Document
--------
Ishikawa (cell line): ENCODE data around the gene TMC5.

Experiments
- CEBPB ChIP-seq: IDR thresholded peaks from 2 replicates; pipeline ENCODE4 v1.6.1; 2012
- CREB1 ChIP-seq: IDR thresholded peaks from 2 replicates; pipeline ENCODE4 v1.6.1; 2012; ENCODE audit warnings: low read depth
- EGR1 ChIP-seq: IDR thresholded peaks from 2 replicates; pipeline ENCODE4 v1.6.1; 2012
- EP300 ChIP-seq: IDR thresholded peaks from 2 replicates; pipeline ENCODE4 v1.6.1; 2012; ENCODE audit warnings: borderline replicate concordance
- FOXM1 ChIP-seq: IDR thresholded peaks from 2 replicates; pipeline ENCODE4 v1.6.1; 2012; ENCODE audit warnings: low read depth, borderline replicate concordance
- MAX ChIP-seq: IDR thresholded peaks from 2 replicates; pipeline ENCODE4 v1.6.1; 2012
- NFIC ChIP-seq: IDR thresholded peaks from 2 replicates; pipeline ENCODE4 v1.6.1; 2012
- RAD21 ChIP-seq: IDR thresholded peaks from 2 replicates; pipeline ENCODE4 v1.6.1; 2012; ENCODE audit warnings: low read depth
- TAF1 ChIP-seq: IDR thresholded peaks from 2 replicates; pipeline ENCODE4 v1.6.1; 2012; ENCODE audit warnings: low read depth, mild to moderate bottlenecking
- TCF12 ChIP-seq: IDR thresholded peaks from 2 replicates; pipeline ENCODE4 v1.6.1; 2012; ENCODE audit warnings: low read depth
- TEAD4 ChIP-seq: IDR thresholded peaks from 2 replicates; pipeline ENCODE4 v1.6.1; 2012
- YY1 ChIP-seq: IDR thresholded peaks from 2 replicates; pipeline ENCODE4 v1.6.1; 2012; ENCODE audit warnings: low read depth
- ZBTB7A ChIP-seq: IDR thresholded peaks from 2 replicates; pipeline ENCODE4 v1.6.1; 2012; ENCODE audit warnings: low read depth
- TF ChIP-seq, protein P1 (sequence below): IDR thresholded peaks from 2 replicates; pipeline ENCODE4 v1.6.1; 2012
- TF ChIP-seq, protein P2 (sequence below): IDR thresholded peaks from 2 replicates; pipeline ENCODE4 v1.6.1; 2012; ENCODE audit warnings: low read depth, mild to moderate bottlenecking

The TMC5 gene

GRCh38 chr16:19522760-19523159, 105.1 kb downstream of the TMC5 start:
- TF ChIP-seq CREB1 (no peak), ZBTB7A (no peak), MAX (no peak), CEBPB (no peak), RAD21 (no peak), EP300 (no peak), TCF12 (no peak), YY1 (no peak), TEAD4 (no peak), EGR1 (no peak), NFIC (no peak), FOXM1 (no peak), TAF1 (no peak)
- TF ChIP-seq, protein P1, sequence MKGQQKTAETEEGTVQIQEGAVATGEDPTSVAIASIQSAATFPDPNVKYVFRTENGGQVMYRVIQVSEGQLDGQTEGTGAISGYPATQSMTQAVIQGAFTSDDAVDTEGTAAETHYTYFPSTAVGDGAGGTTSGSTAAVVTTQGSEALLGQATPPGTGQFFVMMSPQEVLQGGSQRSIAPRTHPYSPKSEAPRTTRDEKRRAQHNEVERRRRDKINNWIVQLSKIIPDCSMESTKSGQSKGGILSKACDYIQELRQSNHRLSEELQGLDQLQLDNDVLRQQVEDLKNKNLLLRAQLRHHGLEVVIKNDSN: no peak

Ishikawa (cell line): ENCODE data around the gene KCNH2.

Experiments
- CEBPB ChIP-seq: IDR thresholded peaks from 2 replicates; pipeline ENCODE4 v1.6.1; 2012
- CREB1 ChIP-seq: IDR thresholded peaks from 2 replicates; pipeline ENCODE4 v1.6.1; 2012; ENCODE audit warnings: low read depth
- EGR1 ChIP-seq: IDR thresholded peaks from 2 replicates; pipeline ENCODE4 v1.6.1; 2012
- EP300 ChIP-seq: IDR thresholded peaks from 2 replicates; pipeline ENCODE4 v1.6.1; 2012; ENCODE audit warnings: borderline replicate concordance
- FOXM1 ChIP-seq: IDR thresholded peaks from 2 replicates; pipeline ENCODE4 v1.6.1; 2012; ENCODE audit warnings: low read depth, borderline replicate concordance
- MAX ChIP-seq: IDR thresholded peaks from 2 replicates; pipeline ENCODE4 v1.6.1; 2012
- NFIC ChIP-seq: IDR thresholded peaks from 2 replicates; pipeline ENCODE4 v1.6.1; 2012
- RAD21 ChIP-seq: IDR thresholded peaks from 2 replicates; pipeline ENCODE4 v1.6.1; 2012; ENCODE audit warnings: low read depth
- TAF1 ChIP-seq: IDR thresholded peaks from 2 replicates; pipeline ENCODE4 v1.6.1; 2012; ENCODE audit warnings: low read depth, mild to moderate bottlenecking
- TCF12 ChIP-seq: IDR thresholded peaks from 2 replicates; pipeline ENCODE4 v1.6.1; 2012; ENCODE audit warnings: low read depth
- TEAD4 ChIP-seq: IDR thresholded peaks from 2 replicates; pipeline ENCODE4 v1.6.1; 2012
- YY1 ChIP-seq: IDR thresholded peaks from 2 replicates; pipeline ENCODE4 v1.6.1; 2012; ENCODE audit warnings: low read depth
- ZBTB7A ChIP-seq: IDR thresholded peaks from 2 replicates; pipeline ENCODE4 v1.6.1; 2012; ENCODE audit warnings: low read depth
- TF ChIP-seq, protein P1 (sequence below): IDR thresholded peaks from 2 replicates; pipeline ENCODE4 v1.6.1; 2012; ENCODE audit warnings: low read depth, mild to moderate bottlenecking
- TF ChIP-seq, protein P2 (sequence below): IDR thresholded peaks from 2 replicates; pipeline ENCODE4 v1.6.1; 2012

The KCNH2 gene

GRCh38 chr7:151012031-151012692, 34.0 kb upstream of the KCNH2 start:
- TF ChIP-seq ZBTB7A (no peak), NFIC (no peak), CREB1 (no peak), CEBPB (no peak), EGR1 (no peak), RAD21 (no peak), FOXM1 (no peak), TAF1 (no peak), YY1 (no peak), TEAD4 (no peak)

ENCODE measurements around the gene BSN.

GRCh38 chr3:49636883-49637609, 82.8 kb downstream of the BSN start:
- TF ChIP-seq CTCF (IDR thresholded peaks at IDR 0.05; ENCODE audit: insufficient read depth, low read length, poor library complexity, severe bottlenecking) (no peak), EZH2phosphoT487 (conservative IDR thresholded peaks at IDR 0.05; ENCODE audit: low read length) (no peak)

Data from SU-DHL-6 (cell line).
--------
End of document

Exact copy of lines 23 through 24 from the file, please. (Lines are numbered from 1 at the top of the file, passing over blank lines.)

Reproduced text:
Experiments
- CEBPB ChIP-seq: IDR thresholded peaks from 2 replicates; pipeline ENCODE4 v1.6.1; 2012